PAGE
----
April 10, 2009

The Holy Week: Part V – Take up Your Cross


The Lord slowly stepped forward as the large wooden cross beam was placed upon his bruised shoulders. The sting of pain shot down his back as he bore the burden of the cross. As he began to walk the path that led through the city, he looked to the several women who had fallen to the ground by the overpowering of emotion. Step by step he carried his cross through the city until just before he reached the outer gates of the city where he fell to the ground. Exhaustion had over taken him and the loss of blood had exhumed his energy. The Roman soldier behind him cursed at him and brought his staff down upon his back with a crack! The pain was so intense that Jesus crumbled upon the stone walkway. “You! Carry his cross!” the Roman soldier yelled to an innocent onlooker. The man who had come from Cyrenian for the Passover looked in fear as he knelt down and took the cross beam from the Lord. Lifting it upon his shoulders he could feel the blood that had been on the cross drip down upon his back. He would carry the cross for a man he had never know; yet this Man knew his heart better than any other person on earth. This Man, though unable to carry his cross at this time, had born a burden far greater than a cross; he had carried the very weight of the world!

The day was Friday at about midday. Jesus had been condemned before the Jewish court, and then again condemned by the Roman government. According to Christian tradition, Jesus was then flogged 39 times; however, no evidence is given of the exact number in the gospels (see John 19:1). Whatever the case, though flogging could kill a man it was not designed to kill but to make the suffering on the cross all the more agonizing. Upon being flogged to the point that exhaustion and pain would almost overtake the body, Jesus then was commanded to carry His cross through the city (now traditionally marked in Jerusalem by the Via Dolorosa).

This Friday I had the opportunity to attend Catholic mass and then a Christian procession with some friends through Salt Lake City. As we began the procession we were asked at each of the seven stops “Who would carry the cross of Christ?” These words were very powerful as I thought of how Simon, though he was forced to carry the cross, symbolically took the place of each of us. In a sense, we each must ask ourselves if we would be willing to carry the cross. In fact before His death, the Lord commanded His disciples: “Whosoever will come after me, let him deny himself, and take up his cross, and follow me” (Mark 8:34). As I followed after those who were carrying the cross through the city, I thought of that day when His disciples had the choice to follow Him, even in death. I thought of what it must have been like to be there and see before you your Lord and Master carrying a cross that He did not deserve to carry.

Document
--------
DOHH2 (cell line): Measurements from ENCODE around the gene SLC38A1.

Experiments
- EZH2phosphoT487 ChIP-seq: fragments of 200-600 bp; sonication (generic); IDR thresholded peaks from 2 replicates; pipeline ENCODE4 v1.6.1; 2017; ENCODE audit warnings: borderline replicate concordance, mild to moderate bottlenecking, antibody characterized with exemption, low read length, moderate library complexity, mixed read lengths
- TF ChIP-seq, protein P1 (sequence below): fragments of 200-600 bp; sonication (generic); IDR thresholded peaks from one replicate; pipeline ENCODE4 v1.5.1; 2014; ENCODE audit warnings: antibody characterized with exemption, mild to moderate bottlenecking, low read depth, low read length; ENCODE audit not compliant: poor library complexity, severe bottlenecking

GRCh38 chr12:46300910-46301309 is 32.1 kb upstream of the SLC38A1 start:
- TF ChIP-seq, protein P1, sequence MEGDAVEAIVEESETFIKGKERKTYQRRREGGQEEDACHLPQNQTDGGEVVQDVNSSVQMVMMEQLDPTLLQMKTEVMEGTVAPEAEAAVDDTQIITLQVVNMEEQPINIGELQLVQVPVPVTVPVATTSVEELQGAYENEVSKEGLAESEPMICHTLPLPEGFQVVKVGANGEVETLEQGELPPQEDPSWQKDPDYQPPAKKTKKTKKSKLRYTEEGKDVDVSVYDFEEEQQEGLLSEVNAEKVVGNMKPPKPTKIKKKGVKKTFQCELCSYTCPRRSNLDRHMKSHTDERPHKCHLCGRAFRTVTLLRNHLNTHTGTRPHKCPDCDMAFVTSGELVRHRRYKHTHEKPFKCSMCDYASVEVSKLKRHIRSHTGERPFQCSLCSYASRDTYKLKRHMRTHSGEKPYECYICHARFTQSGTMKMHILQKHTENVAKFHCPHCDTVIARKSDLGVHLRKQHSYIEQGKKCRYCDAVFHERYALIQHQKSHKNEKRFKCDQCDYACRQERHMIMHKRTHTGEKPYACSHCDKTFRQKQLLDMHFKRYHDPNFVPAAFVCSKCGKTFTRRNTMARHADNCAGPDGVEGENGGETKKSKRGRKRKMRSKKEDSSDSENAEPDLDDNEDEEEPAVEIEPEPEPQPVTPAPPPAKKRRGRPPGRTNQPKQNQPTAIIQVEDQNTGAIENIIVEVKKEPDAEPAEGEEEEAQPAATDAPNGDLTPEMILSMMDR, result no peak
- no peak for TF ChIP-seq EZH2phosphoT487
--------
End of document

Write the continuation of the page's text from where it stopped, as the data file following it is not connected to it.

For the Lord has truly carried our cross. He has carried our cross not only through the streets of Jerusalem, but He has carried it through a garden on the Mount of Olives. He has carried our cross into a dungeon filled with murders, through a trial where even those whom He would save would mock Him on every turn. He has carried it as He was bruised and scoured for our sakes. He has carried our cross as He looked into the eyes of His accusers not with hate, but with love unfeigned; enough love that He would even carry the cross for them. He carried the cross as He was hung on a tree only to be mocked and scorned by the very ones who would find access to His grace. Yet, all that He asks of us is to be willing to carry this cross that He for us has born. Not that we too shall suffer as He did, for He carried the cross for us that our burden may be light. He carried it so that when our cross is placed upon our bruised and weary shoulders, we may know that He stands by us to lift His back beneath the load that we might bear the weight more easily.

Thus, we each must ask ourselves, will I carry the cross I am called upon to bear? Will I follow the Lord in no matter what the circumstances may be? Will I look to Him that I may have my burden made light? Will I likewise help to make the load light for others? Will I turn away the weary, or will I put my shoulders beneath their loads that they might not falter? Will I lift those who may have fallen on their path to Calvary? Will I give relief to those who thirst as they trudge towards their hill of Golgotha? In short, will I follow the Savior and do His works?

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